Dickie Roberts is a child star who is now
35 and parks cars for a living.
Desperately seeking new stardom, he auditions
for a role as a normal guy, but the director sees that he is
anything but normal. In an attempt to win the part, he hires
a family to live with, to help replay the childhood he never
The film is somewhat enjoyable and predictable,
punching some clever jabs at the movie industry.
For me it was lots of giggles and no laugh-out-load
jokes, but I don't think it'll do any damage to your brain cells.
Set up as an E-True Hollywood story,
Dickie Roberts gets off to a great start, but rapidly
degenerates into a series of unrelated skits, set up within a
ludicrous plot, just so David Spade can act childish.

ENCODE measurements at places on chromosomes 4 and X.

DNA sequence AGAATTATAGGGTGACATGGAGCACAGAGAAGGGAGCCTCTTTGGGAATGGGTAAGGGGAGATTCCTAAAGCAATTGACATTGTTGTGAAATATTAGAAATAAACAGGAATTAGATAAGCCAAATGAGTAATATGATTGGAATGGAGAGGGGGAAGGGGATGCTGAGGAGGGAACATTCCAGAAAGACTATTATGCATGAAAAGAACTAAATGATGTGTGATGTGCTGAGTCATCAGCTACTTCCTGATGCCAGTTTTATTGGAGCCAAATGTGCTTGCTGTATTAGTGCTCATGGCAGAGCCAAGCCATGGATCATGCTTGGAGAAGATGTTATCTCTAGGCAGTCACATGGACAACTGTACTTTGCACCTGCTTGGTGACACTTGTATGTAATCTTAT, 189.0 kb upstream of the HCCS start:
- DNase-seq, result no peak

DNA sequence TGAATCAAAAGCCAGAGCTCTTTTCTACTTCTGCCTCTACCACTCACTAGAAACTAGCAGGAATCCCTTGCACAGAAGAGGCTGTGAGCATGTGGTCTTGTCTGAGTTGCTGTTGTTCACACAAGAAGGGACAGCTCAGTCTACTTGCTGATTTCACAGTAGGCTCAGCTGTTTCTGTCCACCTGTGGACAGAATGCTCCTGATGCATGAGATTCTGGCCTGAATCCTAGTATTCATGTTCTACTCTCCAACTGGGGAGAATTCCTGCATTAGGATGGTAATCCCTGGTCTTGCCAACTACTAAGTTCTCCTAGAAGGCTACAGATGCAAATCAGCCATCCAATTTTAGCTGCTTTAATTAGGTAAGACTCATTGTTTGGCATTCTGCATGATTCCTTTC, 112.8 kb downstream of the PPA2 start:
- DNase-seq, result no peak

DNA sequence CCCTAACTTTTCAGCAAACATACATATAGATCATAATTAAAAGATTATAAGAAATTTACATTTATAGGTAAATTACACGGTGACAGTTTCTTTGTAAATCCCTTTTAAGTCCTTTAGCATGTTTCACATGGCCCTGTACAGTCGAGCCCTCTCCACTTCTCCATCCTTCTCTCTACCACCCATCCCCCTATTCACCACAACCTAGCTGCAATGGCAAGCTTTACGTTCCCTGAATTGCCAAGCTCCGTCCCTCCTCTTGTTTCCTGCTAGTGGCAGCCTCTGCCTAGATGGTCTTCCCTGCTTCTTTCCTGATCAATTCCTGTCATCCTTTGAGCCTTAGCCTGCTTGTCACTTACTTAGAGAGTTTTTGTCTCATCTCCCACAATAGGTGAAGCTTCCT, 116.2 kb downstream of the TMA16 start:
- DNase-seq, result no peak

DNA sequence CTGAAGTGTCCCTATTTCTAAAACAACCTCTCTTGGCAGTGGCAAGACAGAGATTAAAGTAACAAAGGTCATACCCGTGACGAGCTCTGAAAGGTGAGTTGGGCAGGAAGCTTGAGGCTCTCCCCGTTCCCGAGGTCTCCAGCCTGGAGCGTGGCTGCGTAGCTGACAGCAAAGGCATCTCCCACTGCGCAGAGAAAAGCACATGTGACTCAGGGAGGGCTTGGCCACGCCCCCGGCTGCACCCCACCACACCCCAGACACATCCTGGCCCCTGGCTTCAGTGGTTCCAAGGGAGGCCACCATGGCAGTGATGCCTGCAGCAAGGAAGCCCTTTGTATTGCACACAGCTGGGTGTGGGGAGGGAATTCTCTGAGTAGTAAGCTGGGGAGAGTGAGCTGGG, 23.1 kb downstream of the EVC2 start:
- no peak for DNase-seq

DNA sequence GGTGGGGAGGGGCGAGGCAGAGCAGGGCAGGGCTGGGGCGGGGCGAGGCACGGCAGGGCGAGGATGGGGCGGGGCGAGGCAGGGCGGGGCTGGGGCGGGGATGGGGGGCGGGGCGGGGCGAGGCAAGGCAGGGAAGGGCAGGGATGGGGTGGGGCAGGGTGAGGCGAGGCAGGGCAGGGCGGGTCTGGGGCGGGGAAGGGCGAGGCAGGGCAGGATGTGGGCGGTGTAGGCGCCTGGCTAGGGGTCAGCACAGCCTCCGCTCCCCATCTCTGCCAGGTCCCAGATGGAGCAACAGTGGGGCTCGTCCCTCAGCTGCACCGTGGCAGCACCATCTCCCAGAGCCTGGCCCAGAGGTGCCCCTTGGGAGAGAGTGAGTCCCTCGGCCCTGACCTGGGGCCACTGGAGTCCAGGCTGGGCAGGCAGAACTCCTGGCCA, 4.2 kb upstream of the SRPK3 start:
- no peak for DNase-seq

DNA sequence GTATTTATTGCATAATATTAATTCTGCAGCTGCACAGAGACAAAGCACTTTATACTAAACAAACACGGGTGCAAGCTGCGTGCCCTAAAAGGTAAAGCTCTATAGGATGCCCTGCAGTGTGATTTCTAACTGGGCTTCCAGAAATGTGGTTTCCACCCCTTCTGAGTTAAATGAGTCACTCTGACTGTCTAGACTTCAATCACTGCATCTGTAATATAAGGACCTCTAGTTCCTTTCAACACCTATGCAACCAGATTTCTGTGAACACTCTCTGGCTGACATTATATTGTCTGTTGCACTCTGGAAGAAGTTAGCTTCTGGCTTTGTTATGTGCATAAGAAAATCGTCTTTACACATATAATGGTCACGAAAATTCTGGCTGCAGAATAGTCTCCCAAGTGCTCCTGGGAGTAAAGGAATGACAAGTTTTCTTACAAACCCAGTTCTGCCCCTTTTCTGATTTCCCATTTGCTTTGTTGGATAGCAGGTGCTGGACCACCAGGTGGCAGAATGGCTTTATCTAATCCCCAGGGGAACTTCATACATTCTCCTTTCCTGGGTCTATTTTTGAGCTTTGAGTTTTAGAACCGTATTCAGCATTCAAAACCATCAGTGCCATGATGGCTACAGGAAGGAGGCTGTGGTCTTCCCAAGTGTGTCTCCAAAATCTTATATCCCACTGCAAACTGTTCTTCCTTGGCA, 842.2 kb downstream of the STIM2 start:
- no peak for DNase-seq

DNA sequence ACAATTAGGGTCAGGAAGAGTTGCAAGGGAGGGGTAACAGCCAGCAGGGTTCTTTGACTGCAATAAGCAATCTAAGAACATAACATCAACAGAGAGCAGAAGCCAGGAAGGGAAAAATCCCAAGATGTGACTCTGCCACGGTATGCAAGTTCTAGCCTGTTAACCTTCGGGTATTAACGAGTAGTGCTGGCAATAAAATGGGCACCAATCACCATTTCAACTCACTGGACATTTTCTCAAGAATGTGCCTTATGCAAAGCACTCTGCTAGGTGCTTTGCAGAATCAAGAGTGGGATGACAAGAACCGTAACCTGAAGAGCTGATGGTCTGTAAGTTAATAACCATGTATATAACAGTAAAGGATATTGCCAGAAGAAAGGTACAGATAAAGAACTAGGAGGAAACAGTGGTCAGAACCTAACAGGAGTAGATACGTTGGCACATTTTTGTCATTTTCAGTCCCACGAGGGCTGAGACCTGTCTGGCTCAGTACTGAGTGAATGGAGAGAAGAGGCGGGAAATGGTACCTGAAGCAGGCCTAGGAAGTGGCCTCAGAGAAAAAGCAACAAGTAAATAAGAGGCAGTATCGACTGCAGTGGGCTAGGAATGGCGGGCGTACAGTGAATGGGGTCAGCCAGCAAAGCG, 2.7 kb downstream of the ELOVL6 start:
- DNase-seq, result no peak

There are some laughs, but mostly at the
expense of real former child stars who pepper the movie with
some suprising cameos.
Mediocre at best.
This movie's intention was perhaps made
to pay tribute to child stars of yesteryear, but the truth for
some of the films cast is: once the picture ends and everyone
goes home, those child stars of the 70s and the 80s in most cases
will go back to their non-existing careers.
The message of this story is sad and is
buried deep within all the silliness of this comedy, and that's
what I liked: the message.
Show business can be a hard place to grow
up, especially as a former child star.